A student of the traditional Colégio São Bento, he used to run away, according to Sérgio Cabral, to play in what would be his first job, the beer house La Concha. Later, his music invaded casinos, cabarets, and bars, quickly making him very well known in the nights of Lapa, a stronghold of Rio bohemia.
On the big screen
In 1919, the manager of the Palais Cinema, Isaac Frankel, hired Pixinguinha and his group Oito Batutas to play in the movie theater’s waiting room. The band fell in the public’s taste, despite some restrictions from the press, which made racist criticisms. The repertoire was composed in the genres of modinhas, choros, regional songs, desafios sertanejos, maxixes, lundus, corta-jacas, batuques and cateretês.
With their success, the group traveled around Brazil until 1921. Back in Rio, they played at the Cabaré Assírio, in the basement of the Teatro Municipal. There, they met the millionaire Arnaldo Guinle, who sponsored the Oito Batutas’ European tour. The tour, which was supposed to last one month, ended up lasting six months, and the group returned very influenced by jazz.
In the decades following the Abolition of Slavery and since the beginning of the 20th century, black Brazilians faced immense difficulties in all fields of life, including music. They were labeled as “rascals”, “bums”, among other insults. The title of this article in honor of Pixinguinha for all his work came from two events.
First, from a comment made by Vermelho reader Beatriz Helena Souza about an article I wrote with the title Against prejudice, knowledge. She said: “I find it impressive that even today being black is so complicated in this country”. And she added that “we are still looked at as other and not as a part”.
The other fact that led to the title is directly connected with something that happened to the musician himself in the 1920s, as told by flutist Altamiro Carrilho in the book Os sorriso do choro (The smile of choro). Pixinguinha told him the story of the song ”Lamento”: In 1928 Os Oito Batutas were a huge success in France and, for this reason, they were honored in an important hotel in Rio de Janeiro upon their return. But they were forced, by the racism in force, to enter through the back door, since blacks were not allowed to enter through the main door.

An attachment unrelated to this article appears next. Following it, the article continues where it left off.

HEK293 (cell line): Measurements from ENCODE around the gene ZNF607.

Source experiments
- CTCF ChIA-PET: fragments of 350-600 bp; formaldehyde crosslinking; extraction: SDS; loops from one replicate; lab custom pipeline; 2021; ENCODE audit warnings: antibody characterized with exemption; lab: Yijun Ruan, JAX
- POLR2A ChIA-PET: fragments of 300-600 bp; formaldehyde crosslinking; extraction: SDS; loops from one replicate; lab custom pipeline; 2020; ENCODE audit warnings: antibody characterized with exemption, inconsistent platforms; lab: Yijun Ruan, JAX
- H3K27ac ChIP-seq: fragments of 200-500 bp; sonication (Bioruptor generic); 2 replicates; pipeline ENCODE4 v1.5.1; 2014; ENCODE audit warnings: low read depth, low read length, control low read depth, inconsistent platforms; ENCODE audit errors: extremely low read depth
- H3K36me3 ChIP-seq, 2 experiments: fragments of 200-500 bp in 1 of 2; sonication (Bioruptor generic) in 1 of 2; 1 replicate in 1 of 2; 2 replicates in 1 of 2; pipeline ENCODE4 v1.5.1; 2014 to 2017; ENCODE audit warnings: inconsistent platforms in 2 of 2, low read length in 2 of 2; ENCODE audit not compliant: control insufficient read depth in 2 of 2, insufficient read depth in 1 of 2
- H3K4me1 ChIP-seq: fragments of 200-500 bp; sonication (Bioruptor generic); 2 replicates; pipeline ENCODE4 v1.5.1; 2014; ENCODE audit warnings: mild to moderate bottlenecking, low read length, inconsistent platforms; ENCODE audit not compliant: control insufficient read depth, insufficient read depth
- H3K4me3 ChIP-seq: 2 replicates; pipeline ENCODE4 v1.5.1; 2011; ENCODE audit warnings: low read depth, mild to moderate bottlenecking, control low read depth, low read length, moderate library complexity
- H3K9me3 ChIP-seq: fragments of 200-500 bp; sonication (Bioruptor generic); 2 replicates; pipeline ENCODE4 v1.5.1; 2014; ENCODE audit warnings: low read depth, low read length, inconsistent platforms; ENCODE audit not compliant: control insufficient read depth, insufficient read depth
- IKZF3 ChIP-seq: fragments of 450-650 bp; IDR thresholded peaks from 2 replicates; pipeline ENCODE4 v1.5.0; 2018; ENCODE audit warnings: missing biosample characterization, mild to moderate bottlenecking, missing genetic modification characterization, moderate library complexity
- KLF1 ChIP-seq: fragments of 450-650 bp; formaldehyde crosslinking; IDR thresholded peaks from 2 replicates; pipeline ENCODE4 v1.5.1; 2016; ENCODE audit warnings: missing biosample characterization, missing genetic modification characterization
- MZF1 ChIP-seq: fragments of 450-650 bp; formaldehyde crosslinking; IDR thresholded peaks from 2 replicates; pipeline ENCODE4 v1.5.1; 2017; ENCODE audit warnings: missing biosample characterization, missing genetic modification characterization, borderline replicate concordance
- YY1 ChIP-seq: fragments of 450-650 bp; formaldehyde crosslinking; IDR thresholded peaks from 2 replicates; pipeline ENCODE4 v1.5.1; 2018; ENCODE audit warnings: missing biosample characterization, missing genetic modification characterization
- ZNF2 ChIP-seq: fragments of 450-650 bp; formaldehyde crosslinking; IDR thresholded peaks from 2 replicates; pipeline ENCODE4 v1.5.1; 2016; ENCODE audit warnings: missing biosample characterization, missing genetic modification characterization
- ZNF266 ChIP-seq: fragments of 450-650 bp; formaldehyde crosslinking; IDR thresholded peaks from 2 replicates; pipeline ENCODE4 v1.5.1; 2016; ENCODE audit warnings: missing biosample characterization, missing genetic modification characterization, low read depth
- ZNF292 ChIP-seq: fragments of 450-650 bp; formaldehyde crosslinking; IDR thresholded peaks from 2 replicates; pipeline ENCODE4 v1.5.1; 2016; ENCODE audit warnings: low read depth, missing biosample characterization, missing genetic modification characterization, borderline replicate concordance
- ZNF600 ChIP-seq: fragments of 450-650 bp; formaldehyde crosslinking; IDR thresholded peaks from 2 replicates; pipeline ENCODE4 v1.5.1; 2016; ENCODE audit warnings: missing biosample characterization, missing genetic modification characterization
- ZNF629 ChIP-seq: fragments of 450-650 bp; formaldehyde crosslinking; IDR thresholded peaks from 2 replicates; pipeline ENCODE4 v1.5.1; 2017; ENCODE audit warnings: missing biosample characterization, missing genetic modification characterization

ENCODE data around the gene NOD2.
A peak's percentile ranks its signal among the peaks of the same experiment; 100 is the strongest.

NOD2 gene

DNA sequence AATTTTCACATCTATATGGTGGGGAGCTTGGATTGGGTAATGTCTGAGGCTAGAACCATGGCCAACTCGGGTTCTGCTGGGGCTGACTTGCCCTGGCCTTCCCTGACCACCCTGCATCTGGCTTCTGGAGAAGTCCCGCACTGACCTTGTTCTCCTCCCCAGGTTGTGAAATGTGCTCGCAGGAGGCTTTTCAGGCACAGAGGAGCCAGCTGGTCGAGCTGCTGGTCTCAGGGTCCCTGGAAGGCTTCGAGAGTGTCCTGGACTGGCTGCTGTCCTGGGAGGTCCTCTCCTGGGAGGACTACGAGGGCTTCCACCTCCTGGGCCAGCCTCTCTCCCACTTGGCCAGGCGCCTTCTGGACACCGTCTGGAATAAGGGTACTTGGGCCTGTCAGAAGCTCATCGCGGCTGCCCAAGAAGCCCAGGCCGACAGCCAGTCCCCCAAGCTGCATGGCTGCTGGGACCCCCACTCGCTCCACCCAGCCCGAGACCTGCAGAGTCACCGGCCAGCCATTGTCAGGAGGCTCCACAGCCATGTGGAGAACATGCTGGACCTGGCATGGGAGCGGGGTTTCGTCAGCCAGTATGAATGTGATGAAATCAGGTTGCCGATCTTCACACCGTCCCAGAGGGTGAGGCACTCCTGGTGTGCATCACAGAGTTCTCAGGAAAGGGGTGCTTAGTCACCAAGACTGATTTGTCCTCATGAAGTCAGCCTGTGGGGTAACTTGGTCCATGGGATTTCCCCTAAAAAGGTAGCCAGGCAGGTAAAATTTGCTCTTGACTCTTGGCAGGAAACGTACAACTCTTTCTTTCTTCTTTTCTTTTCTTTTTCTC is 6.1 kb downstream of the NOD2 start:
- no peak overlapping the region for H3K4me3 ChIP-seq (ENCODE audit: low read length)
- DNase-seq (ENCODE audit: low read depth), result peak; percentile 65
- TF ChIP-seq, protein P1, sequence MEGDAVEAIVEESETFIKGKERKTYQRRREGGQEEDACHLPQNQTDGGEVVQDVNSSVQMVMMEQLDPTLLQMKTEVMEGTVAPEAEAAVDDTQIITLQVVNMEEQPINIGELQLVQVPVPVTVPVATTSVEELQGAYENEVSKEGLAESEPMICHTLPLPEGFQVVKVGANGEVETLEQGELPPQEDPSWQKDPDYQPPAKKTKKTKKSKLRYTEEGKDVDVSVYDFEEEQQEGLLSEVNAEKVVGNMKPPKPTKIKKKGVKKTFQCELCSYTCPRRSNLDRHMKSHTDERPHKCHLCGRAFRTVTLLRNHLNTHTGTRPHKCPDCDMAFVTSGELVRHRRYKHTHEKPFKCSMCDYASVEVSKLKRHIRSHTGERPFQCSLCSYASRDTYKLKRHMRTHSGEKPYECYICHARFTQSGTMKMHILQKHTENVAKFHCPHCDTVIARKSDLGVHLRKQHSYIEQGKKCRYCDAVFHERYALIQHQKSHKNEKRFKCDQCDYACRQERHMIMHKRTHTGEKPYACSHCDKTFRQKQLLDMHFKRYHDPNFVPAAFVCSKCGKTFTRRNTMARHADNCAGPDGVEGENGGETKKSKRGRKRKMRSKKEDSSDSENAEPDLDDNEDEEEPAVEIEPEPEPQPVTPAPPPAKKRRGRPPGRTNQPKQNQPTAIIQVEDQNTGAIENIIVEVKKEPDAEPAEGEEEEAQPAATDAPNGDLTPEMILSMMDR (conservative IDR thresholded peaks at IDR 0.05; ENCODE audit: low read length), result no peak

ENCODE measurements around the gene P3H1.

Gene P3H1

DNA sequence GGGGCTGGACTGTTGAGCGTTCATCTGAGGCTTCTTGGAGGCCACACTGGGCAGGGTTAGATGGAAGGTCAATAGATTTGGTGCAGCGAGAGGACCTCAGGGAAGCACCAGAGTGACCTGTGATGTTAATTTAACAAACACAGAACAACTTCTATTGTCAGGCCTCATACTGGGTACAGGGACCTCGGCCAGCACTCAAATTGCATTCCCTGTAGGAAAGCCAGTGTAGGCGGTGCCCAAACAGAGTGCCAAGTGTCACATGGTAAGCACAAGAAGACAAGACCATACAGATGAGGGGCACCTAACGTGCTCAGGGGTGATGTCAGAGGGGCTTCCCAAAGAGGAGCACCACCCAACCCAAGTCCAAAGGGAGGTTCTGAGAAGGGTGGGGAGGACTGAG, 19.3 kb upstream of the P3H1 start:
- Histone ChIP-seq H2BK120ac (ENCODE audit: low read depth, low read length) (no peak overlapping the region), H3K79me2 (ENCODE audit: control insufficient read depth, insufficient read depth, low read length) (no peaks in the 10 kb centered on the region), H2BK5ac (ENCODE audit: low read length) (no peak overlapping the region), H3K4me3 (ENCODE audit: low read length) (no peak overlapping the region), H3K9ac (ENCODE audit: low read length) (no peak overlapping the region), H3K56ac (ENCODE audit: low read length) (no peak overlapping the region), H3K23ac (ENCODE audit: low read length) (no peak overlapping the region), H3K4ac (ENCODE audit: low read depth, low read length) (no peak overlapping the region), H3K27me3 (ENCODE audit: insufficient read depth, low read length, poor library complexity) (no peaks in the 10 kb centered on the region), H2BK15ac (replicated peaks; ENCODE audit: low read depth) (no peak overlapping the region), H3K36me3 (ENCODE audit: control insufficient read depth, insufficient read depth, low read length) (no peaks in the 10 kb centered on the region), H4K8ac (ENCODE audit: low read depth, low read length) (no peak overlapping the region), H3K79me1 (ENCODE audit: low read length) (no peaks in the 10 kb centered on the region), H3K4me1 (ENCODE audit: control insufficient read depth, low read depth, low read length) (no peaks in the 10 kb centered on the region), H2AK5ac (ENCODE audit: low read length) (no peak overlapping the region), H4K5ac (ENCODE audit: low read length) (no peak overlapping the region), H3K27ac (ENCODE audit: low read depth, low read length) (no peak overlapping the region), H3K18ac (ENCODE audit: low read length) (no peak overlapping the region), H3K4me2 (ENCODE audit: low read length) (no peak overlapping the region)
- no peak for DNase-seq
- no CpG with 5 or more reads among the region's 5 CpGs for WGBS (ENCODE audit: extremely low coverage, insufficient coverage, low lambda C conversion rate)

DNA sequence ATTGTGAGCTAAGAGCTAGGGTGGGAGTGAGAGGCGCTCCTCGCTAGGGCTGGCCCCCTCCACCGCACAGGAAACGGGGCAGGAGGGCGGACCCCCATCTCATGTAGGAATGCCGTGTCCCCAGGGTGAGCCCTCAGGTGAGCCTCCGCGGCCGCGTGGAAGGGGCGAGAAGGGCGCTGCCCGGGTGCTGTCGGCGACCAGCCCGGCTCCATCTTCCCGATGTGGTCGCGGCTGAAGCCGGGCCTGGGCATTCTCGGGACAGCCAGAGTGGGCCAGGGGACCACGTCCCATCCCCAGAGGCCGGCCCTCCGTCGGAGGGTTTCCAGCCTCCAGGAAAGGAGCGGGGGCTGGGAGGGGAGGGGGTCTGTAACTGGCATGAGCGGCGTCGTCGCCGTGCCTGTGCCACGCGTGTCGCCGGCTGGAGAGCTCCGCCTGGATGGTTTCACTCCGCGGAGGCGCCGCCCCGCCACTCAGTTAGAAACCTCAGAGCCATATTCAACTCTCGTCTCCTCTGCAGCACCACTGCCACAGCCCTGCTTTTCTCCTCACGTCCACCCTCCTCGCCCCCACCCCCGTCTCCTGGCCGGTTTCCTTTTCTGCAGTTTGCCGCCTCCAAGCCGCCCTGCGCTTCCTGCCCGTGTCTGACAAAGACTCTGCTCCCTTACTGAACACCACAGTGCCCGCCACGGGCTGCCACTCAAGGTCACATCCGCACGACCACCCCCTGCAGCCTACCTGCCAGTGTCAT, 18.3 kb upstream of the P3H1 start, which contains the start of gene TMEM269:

Pixinguinha’s reaction was to repeat the word “lament” a few times, and Donga, his group mate, suggested he compose a song with this title, to which, thirty years later, Vinicius de Moraes composed the lyrics.
Several songs by the musician from Rio de Janeiro would receive lyrics later, such as ”Carinhoso” (lyrics by Braguinha) and ”Isso que é viver” (lyrics by Hermínio Belo de Carvalho). He also performed in movie theaters, with the orchestras that played during the projection of silent movies, and in theater plays.
Pixinguinha’s songs pour out their Brazilianness and reach the core of the Brazilian soul, affirming his blackness. Songs like ”A vida é um buraco”, ”Benguelê”, ”Cafezal em flor” (co-written with Eugênio Fonseca), ”Conversa de crioulo”, ”Festa de branco” (with Baiano), ”Patrão prenda seu gado” (with Donga and João da Baiana), ”Vou vivendo”, ”Fala baixinho”, ”No elevador, Rosa” (with Otávio de Souza), among countless others that are part of the history of our popular song.
The strength of Pixinguinha’s music resists time and marks Brazilian life. Just sing ”Carinhoso” or ”Lamento”.
A City Hall employee since 1930, in 1951 he became professor of music and choral singing, appointed by then mayor João Carlos Vital. Until he retired, he was a teacher in several schools, besides being the conductor of the Companhia Negra de Revista, where he met the girl who would become his companion for life.
Pixinguinha took part in the celebration of the Centennial of Independence in 1922 and of the Fourth Centennial of São Paulo, in 1954. His musical genius was recognized in his lifetime – the street where he lived in Ramos, Rio de Janeiro, was named after him and, at Juscelino Kubitschek’s invitation, he had lunch with Louis Armstrong.
Pixinguinha and Louis Armstrong
On February 17, 1973, Pixinguinha had his second heart attack, during a baptism for which he was godfather. In spite of being rushed to the hospital, he died at the age of 74. As a tribute to his genius, his birthday became the National Day of Choro.
Source: Primeiros Negros